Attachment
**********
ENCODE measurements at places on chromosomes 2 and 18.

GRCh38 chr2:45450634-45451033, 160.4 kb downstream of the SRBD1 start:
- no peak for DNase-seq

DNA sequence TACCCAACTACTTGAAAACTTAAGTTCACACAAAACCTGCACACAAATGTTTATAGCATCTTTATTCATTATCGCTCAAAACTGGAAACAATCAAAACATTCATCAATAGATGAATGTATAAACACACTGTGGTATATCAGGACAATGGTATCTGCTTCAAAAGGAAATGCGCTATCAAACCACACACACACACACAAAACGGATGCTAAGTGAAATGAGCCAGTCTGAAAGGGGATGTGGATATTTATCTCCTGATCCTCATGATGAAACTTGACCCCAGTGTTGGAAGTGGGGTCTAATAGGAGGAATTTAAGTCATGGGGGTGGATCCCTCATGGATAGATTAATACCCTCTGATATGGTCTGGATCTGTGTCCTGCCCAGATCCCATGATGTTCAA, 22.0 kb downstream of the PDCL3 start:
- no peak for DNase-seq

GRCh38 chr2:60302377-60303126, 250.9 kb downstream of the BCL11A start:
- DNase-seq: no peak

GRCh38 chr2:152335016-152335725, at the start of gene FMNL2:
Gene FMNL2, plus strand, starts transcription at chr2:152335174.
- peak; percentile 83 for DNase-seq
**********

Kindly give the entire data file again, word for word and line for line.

ENCODE measurements at places on chromosomes 2 and 18.

GRCh38 chr2:45450634-45451033, 160.4 kb downstream of the SRBD1 start:
- no peak for DNase-seq

DNA sequence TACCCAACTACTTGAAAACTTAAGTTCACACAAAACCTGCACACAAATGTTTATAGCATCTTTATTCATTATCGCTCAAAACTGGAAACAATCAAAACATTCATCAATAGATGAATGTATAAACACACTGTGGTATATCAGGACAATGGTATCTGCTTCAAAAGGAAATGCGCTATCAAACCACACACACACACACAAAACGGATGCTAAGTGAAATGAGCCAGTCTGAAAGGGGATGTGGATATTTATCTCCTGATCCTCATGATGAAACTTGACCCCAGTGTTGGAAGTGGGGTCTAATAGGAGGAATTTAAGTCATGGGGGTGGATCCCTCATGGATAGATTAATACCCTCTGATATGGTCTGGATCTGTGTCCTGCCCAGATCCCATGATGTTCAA, 22.0 kb downstream of the PDCL3 start:
- no peak for DNase-seq

GRCh38 chr2:60302377-60303126, 250.9 kb downstream of the BCL11A start:
- DNase-seq: no peak

GRCh38 chr2:152335016-152335725, at the start of gene FMNL2:
Gene FMNL2, plus strand, starts transcription at chr2:152335174.
- peak; percentile 83 for DNase-seq